i’m either getting closer or i’m just getting sick of waiting, but admitting that to myself sometimes causes a backlash, and i seek equilibrium by staying in bed all morning, or by not doing something i said i was going to do and telling myself that i was asking too much. that’s what my meta-crisis felt like last week, and that’s when i actually started this entry, so it feels a bit different to be finishing it now. maybe i should disallow drafts for a while because otherwise i’ll try to hard to get it “right” when all i’m trying to do is get something out…
that’s another topic.

for now i’m just saying that i feel a bit less stuck in my head about whether i’m doing enough to stay on top of what i have to do, but i’m also feeling somewhat precarious… i got some good things done this week but i’m not confident in my ability to sustain my momentum, or in how much it matters one way or another. that’s the question i really have to tackle before i dive in for the long haul.

Here’s a song I like when I get to wondering whether success as we tend to conceive of it is just an excuse for not thinking about troubling things. If you like it, you should buy the whole album; it’s good stuff, and just about every song there hits me at one time or another.

so it begins…

Monday, September 12th, 2005

ok, i admit it… i’m afraid of starting a blog.
as someone who has been working to encourage myself to write frequently and freely for my entire life, someone who truly believes in the written word as a vehicle for personal reflection, someone who really respects the idea of putting ourselves on the record at our less-than-polished moments, and someone who is just plumb overwhelmed most of the time by the unending task of sorting through and articulating the flotsam and jetsam that tumbles around in my head, i really have no good excuse for resisting, but i have resisted nonetheless.
the hard truth of the matter is that it’s just easier to appreciate the openness and creativity of others than it is to put myself on the line, and so i find myself thinking ridiculous thoughts like “yeah! i want the world to see my unfinished thoughts! just as soon as i finish figuring out what i want to say about them!”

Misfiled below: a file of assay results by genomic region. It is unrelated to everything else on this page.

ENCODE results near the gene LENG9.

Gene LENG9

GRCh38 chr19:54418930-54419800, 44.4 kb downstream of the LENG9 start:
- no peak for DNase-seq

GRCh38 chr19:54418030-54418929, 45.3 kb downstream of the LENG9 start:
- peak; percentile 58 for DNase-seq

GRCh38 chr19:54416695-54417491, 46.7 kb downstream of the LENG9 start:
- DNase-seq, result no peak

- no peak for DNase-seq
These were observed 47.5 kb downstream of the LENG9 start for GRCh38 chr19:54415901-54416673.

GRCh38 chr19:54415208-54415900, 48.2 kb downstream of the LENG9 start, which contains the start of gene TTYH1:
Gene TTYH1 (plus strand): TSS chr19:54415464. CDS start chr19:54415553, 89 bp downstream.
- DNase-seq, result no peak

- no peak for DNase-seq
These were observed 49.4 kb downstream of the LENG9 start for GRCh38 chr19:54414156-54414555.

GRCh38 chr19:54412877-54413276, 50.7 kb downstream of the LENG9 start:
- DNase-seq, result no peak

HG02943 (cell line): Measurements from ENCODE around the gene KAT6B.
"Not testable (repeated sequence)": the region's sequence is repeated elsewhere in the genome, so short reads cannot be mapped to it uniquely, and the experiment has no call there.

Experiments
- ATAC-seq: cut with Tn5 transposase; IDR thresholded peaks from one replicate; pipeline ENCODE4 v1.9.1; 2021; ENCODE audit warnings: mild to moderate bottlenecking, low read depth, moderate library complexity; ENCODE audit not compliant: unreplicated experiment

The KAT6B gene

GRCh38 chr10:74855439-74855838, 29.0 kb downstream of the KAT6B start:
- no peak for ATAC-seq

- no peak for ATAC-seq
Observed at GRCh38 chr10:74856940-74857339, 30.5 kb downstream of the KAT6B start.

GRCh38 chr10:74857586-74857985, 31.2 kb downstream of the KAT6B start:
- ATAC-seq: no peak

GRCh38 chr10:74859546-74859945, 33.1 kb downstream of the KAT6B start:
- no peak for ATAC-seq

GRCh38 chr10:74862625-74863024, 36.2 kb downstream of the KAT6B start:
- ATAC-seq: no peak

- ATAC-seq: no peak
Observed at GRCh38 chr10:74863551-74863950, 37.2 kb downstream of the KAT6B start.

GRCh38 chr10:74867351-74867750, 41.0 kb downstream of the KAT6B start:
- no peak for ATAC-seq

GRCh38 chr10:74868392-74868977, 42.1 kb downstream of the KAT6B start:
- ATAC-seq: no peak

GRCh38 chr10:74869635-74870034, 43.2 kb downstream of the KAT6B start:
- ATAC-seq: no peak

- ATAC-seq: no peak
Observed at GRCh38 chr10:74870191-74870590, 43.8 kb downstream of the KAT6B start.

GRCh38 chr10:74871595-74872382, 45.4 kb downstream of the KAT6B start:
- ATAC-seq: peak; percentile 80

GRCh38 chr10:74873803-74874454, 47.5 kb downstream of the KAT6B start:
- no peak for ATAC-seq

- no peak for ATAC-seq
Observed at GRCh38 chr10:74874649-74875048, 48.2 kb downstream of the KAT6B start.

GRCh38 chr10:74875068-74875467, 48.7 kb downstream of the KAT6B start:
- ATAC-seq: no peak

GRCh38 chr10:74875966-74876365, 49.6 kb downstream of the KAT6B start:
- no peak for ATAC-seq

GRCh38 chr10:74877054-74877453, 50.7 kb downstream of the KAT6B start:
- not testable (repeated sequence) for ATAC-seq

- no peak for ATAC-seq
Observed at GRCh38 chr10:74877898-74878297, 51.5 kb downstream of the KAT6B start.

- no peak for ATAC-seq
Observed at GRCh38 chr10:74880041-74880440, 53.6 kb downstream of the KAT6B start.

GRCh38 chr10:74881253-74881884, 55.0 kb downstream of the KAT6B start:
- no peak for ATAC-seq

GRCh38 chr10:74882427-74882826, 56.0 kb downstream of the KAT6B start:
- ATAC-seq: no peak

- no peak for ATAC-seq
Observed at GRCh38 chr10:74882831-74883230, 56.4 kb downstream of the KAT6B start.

ummm… sure thing, there kay-dawg…
i am always, not just in writing, reluctant to take very strong stances. i hedge. i qualify. i always believe that there is more that i could learn that could affect my positions, and so i feel uncomfortable finalizing anything.
some of this, i believe, is a personal strength – i believe in questioning, in revising, in exploring, in listening deeply to ideas that are different than my own.
some of it, however, is bullshit.
i am too afraid of being taken out of context, of not being able to fully defend myself, of being revealed as naive, of revealing things that people might not really like to know, of simply saying things that i later regret or disagree with.
i don’t like to admit that i’m afraid of these things, and i know i Shouldn’t be, but… \*shrug\*
what to do?
this is about being honest even when it’s ugly, right?
anyway, i’m tired of being a hypocrite about what i respect in others and what i cultivate in myself. i’m twenty-flipping-six years old, and i’m running out of energy for my excuses.
i don’t know whether i’ll start by writing too much, or by keeping most entries private, or by couching everything in self-indulgent justifications like this, but it’s time to risk it and see.

i feel something inside me rumbling, growing impatient, ready to step into the light…